Density is defined as the mass per unit volume in air; it is measured by dividing the weight of a sample by its volume. Normally recorded in kg/m³ however the USA record theirs in lb/ft³ (to convert lb/ft³ to kg/m³, multiply the Lbs * 16). Some test methods used – ASTM D3574-91, BS4443, Din53420, ISO 845.



Mpa, N/mm, KN/M²

Tensile Strength kPa is defined as the maximum force reached at the point of rupture.



Elongation % is defined as the measurement of elongation at the rupture point.


Shore 00, C, A

Soft, Medium, Firm, Very Firm, IRHD

Indentation Load Deflection Hardness and Compression Deflection Hardness

Indentation Load Deflection Hardness


ILD is defined as the force required compressing a 380*380*50 mm piece of foam by 40% with a 200 mm diameter compression plate. Recorded in Newtons (N). Some test methods are BS4443 pt 2 method 7, ISO 2439 B.

Compression Deflection



CLD is defined as the force required compressing a 100*100*50 mm piece of foam with a 200 mm diameter compression plate. The foam is compressed three times to 70% and then after the third compression, readings are taken at 60%, 40% and 25%. Recorded in kPa. Some test methods are: DIN 53577, ISO 3386/1.

Water Absorption


Measurement of the absorption of water in a sample compressed and immersed in water for a given duration.

Cell Count & Structure


PPC, Very Fine, Fine, Medium

For more than 25 years, the cellular structure and the cell size have been defined by the unit “PPI” – Pores per inch. The number of pores is counted on a standard length of 1 inch, however the pore has never been clearly defined – it can be a window or the full section of the cells.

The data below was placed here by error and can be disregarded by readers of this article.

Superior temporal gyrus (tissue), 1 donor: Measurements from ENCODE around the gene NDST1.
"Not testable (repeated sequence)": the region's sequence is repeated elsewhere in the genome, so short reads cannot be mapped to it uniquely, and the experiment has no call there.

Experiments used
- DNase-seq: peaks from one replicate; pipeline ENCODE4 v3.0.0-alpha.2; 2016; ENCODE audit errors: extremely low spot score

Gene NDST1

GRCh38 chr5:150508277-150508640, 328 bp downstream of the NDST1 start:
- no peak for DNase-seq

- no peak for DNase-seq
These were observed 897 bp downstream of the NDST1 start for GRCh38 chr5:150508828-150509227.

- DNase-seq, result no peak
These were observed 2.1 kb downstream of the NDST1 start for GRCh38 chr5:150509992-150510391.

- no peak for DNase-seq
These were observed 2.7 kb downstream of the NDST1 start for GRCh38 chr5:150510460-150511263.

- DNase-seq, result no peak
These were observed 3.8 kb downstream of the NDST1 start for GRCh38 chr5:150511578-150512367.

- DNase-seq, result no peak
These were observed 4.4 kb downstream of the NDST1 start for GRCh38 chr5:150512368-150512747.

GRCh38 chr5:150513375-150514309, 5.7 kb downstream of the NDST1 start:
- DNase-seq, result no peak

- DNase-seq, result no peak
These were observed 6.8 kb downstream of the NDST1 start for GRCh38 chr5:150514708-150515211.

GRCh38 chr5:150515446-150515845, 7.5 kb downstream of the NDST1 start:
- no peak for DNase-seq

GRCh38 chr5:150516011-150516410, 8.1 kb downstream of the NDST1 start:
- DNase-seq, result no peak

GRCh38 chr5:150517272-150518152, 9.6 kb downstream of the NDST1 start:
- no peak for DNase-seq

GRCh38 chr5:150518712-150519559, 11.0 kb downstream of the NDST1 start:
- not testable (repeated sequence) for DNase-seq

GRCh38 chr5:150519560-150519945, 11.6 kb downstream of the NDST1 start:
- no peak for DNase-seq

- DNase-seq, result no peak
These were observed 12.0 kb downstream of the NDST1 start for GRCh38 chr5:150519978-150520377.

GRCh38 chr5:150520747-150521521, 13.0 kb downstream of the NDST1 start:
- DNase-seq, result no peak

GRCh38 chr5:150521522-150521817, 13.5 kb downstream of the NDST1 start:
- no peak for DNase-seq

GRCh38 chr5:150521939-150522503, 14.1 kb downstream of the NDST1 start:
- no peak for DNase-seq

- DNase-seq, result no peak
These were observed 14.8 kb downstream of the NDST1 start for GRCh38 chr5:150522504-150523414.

Flammability/ Heat Resistance

Flame behaviour is measured in different formulas – using a burner with calibrated flame, and also the behaviour of the foam irradiated by a radiator of 500 W for duration of 20 minutes.

Tear Resistance

Determination of the maximum forces at which the tear rupture takes place. Some test methods: ASTM D 3574/F.


Cell Type

Open cell, Closed cell, Semi-closed


Acoustic and sound insulation

Resistance to Oil, Acid and UV

Abrasive Resistant

Heat Resistant

Woven Weight


Abrasive Fibre

Abrasive Binder

Specific Gravity



Air Flow Resistance

Polyethylene Foam

Polyethylene Foam is produced through the Polymerization of Ethylene. It is available in lots of densities with varying material properties. This variety is created by using different catalysts and through Gas Blown and Chemically Blown processes. Polyethylene Foam is non-abrasive, a thermal insulator, inert to water, grease and solvents at typical temperatures, CFC free, ozone friendly and extremely lightweight.

Polyurethane Foam

Polyurethane is a resilient, flexible and durable material. It can be hard like fibreglass, squishy like upholstery foam or sticky like glue. Polyurethane is a term that covers two main groups; Polyether and Polyester, both of which encompass thousands of different grades and materials, all with their own unique properties.


Polyester foams have a number of characteristics in which make them ideal for a wide range of applications, advantages include; regular cell structure, accurate control of pore size, high air flow resistance and slow oxidation rate. Polyester also has a high level of absorbency through hydrophilic properties.